Study Shows Hospital-Acquired Infections Kill 3 Times as Many Americans as HIV
Daniel J. DeNoon
WebMD Health News
Reviewed By Louise Chang, MD
Latest Infectious Disease News
Feb. 22, 2010 -- Every year, 48,000 Americans die of infections they caught while in the hospital -- and that's a conservative estimate, a new study finds.
These aren't infections people would have caught anyway. They are mistakes that cost lives, says study researcher Ramanan Laxminarayan, PhD, MPH, a senior fellow at the Washington, D.C. think tank Resources for the Future.
"It is a staggering number and one that does not have to be," Laxminarayan tells WebMD. "When a patient goes to the hospital for another illness and dies of pneumonia, it does not always occur to the family that it was a mistake. But if that same patient went to the hospital and got blood tainted with HIV, the response would be quite different."
Hospital acquired infections actually kill three times more Americans than HIV does. Yet we're only beginning to get a handle on the size of the problem. That's because it's been very hard to separate out the costs -- in terms of lives, suffering, and money -- from the suffering caused by the illnesses and injuries that land people in the hospital in the first place.
Laxminarayan and colleagues analyzed administrative data from a huge national database of information on hospital records for 69 million U.S. residents in 40 states between 1998 and 2006. They focused only on infections acquired in the hospital, and not on infections picked up in the community.
Most of the infections come from using catheters and ventilators. Some of the germs causing the infections have been around for years; others are scary new bugs such as the MRSA staph "superbug."
Johns Hopkins researcher Peter J. Pronovost, MD, PhD, is a world expert on hospital-acquired infections. He tells WebMD that the Laxminarayan study finally gives hard numbers to a problem that has vexed hospitals for decades.
"These deaths are invisible. The public doesn't know. They are happening one at a time, silently, and patients think they are inevitable," Pronovost tells WebMD. "But we know from our large patient studies this is not the case."
In a study reported earlier this month, Pronovost and colleagues showed that by instituting simple safety checklists for hospital procedures -- and by insisting on a team approach that includes the lowliest nurse assistants and the loftiest senior surgeons -- hospital infection rates can be dropped nearly to zero.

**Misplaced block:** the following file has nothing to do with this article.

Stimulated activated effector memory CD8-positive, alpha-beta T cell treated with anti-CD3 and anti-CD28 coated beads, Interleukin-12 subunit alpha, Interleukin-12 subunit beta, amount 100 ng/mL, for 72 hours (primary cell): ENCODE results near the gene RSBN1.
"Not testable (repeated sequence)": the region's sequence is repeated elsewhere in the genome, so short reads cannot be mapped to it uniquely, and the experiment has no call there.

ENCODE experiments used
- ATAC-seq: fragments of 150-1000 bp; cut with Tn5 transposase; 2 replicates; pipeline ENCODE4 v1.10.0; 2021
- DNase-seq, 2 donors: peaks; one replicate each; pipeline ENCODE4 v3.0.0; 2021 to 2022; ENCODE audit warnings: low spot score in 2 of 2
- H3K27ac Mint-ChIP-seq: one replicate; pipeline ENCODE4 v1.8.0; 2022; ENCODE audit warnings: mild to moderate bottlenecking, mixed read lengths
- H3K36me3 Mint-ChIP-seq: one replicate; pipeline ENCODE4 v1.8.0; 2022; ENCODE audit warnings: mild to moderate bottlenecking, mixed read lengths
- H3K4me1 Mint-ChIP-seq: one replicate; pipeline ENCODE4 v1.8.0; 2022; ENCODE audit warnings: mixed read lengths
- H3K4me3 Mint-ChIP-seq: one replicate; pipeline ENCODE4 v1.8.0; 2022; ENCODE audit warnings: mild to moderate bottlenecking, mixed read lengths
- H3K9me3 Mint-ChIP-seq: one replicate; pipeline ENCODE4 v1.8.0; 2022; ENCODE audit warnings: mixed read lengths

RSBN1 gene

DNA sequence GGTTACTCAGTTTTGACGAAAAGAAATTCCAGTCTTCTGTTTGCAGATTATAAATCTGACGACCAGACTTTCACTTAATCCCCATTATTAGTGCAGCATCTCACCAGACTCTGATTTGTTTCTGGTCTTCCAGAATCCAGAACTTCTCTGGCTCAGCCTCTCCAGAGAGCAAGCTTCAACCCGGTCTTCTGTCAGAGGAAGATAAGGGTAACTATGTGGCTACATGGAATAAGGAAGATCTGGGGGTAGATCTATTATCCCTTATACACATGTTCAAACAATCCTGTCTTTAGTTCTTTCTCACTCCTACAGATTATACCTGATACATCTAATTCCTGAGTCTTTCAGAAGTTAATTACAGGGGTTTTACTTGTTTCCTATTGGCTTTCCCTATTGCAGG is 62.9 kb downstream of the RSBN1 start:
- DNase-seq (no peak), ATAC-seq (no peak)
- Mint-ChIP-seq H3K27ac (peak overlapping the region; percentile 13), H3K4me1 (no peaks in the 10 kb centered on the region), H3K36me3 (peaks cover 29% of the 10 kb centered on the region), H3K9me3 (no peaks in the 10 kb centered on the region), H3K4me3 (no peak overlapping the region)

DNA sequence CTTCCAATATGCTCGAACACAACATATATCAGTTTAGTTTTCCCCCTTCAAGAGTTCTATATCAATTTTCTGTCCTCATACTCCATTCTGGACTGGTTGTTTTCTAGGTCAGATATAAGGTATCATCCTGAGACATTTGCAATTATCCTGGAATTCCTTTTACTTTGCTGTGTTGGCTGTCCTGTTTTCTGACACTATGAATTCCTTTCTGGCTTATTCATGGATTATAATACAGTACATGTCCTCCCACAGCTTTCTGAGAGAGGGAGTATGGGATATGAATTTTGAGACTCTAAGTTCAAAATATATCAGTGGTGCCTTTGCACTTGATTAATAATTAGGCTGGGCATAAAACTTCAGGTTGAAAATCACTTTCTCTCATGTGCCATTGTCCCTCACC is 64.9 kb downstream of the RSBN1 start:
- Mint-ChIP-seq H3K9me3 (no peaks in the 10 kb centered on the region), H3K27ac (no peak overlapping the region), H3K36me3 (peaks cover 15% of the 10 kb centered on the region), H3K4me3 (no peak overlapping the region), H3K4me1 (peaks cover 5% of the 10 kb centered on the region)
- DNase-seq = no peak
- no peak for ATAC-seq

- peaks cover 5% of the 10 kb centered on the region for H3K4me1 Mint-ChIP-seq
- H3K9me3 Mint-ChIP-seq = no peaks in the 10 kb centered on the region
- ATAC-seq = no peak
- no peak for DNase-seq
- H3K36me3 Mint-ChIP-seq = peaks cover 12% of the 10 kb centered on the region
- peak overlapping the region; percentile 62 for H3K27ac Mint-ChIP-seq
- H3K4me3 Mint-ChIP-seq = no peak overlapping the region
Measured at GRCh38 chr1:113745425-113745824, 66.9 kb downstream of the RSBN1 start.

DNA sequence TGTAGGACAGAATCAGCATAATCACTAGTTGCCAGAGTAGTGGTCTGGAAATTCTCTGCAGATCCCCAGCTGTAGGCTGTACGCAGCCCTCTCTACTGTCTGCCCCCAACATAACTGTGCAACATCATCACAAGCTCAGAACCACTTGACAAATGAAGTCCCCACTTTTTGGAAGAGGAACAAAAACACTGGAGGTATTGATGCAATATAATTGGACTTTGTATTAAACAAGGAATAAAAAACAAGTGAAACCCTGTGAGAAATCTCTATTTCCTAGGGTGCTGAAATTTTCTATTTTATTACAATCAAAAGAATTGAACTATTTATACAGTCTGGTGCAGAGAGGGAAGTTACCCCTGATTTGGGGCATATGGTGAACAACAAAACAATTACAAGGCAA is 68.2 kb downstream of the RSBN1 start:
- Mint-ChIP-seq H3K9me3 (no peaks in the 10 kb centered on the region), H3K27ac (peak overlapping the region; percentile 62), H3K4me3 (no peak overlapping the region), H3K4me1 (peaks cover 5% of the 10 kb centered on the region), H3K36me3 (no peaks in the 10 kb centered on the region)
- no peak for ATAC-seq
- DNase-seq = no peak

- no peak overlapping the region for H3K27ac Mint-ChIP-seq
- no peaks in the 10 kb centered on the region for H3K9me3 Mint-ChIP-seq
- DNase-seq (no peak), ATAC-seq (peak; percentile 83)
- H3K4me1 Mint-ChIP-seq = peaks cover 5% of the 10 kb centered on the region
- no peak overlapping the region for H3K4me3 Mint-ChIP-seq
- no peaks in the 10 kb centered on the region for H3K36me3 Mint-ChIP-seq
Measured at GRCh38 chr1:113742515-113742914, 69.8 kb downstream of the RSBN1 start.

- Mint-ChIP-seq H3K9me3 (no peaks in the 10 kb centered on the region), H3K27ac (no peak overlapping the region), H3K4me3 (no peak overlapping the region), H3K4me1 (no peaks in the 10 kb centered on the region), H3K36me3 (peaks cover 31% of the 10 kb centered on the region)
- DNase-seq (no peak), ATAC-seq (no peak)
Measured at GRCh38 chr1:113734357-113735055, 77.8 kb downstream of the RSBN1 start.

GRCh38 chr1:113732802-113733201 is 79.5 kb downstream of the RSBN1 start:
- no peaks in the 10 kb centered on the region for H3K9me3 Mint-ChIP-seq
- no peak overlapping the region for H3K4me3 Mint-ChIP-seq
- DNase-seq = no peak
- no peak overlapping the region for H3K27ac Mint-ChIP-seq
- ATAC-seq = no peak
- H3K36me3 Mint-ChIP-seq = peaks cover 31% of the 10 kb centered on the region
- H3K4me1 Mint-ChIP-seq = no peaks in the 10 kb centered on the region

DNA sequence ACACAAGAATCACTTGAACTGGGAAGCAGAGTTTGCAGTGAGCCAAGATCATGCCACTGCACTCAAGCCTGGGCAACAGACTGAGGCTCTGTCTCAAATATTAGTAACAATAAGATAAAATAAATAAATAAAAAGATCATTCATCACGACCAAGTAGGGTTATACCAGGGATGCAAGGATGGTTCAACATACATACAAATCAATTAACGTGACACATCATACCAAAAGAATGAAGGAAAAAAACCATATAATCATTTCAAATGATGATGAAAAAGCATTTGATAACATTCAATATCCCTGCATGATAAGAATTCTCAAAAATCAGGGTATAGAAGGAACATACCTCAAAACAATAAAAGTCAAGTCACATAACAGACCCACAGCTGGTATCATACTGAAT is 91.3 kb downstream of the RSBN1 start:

But it's not all up to hospital staff. You and your family can do a lot to prevent deadly hospital infections. Pronovost offers the following list. Note that some of these items may help you decide which hospital you should go to in the first place:
- Ask your doctor the hospital's rate of bloodstream infections; it should be at or below one infection per 1,000 catheter days.
- Ask if the hospital is participating in the national effort to prevent these infections - it should be.
- Ask if they use the Pronovost checklist when inserting central line catheters.
- Ask if the clinicians wash their hands each time they enter your room.
- If you have a catheter, ask daily if you still need it. The catheter is a risk for infections
Pronovost says that while hospitals may have good intentions, it's essential they keep track of their hospital infection rate. If a hospital can't tell you its infection rate, it's not doing enough.
"It's like making a New Year's resolution to diet -- it doesn't work unless you step on the scales throughout the year," he says.
Now that the scale of the problem is known, Laxminarayan says that the U.S. should mount a prevention effort on the same scale as its anti-AIDS effort.
"People need to speak out," he says. "Nobody can argue that patients going to the hospital should be at minimal risk. Many of these infections can be prevented, and there is no good reason not to do that."
The Laxminarayan study appears in the Feb. 22 issue of Archives of Internal Medicine, as does an editorial by Pronovost. Pronovost's study appears in the Feb. 4 online edition of BMJ.
SOURCES: Eber, M.R. Archives of Internal Medicine, Feb. 22, 2010; vol 170: pp 347-353.
Murphy, D.J. and Pronovost, P.J. Archives of Internal Medicine, Feb. 22, 2010; vol 170: pp 353-355.
Pronovost, P.J. BMJ, published online Feb. 4, 2010.
Ramanan Laxminarayan, PhD, MPH, senior fellow, Resources for the Future, Washington, D.C.
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